During the Paris Attacks last week, Facebook activated its Safety Check tool a mean for Parisians to tell their family and friends that they were safe. In less than a week, Facebook has reactivated the tool, this time for people who were affected by tragic bombing in Nigeria last night. Also Read - Facebook smartwatch to feature cameras alongside fitness functions: Yes, detachable cameras!Also Read - What happens to your Facebook account after you die?
A deadly bomb ripped through a crowded market in the northeastern Nigerian city of Yola on Tuesday night. Armed group Boko Haram is believed to be behind the attack that saw more than 32 people killed and about 80 hurt, Al Jazeera reports. Also Read - WhatsApp Multi-device support confirmed, public beta rollout begins in two months: Mark Zuckerberg
Facebook was criticized for turning on Safety Check for Paris attacks but not for the bombings in Beirut the same week, which gave an impression that all lives were not equal. Paris was the first time Facebook had activated Safety Check for a terrorist attack and had been only used for natural disasters like earthquakes and floods.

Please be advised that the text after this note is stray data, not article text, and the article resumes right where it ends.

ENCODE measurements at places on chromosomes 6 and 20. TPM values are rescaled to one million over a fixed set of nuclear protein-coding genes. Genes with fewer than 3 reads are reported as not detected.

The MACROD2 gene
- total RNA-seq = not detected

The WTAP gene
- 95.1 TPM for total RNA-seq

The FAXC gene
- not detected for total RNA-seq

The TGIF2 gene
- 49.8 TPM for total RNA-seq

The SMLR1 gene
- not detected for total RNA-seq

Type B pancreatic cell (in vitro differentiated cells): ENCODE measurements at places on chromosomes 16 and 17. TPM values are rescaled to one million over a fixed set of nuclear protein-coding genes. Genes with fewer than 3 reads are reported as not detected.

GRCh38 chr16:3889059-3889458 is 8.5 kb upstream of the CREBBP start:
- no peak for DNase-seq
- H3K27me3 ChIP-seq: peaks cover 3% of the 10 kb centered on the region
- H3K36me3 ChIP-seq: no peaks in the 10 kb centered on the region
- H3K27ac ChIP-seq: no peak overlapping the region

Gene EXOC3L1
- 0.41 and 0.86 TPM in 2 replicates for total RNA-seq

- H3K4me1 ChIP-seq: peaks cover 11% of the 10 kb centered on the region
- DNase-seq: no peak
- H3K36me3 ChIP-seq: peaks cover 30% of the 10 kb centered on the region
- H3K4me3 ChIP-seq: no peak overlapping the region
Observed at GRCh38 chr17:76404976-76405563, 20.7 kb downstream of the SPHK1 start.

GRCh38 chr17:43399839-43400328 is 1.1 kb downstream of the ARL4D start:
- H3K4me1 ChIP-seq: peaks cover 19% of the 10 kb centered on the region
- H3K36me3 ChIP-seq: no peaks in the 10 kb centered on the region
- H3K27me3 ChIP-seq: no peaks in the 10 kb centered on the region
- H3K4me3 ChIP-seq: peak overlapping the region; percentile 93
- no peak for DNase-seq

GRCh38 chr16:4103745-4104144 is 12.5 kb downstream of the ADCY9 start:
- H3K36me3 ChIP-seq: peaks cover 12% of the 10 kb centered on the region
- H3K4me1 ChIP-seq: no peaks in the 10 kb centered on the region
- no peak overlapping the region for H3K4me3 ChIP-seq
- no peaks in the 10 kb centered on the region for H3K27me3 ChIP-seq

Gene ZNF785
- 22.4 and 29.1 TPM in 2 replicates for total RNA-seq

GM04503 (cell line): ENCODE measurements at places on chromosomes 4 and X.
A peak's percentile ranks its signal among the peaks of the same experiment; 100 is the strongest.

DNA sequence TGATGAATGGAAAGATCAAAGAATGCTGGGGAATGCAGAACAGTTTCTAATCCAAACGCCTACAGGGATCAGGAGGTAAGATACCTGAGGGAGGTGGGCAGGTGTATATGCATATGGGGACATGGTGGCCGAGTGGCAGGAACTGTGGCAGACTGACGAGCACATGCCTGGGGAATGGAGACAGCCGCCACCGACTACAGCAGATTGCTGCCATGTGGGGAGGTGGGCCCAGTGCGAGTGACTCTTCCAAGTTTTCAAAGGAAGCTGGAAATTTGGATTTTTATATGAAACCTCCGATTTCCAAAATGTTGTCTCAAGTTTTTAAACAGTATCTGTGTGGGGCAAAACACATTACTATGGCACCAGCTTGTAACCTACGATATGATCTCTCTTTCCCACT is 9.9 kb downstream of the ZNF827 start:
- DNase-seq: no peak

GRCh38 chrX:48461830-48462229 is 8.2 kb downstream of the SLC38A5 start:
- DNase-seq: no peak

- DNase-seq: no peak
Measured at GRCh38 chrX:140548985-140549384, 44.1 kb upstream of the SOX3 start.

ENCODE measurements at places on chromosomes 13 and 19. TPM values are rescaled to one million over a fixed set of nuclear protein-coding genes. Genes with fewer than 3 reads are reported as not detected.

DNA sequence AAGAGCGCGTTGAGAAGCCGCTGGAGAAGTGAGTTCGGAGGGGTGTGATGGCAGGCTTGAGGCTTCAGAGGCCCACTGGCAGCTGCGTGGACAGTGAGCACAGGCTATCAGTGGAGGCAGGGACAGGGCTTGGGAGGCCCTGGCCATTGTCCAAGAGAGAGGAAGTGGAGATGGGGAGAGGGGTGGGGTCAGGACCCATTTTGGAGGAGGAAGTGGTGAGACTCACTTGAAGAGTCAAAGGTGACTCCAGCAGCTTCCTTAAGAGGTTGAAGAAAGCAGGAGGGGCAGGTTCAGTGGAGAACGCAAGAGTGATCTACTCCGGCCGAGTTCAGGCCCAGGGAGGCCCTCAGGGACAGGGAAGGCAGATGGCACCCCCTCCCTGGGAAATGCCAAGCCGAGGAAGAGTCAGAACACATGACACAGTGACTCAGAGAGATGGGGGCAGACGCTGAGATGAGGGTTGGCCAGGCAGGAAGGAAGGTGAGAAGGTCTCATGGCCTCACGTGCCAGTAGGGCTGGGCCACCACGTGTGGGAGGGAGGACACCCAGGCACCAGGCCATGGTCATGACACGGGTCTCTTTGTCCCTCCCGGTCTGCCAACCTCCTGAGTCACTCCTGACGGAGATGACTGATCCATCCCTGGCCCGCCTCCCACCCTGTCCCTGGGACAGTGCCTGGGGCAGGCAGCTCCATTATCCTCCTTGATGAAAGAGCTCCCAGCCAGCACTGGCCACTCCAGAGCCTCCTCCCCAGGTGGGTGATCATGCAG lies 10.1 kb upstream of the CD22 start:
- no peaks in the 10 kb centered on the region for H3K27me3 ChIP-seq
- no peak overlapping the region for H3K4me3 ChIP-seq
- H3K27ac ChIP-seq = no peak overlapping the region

Facebook unsurprisingly defended its decisions saying that the tool was originally meant to be used during natural disasters, and the Paris attacks was the first time they had decided to use the tool in a terrorist attack. There has to be a first time for trying something new, even in complex and sensitive times, and for us that was Paris, Facebook s Alex Schultz wrote.
We’ve activated Safety Check again after the bombing in Nigeria this evening. After the Paris attacks last week, we made the decision to use Safety Check for more tragic events like this going forward. We’re now working quickly to develop criteria for the new policy and determine when and how this service can be most useful, Facebook CEO Mark Zuckerberg announced via a post.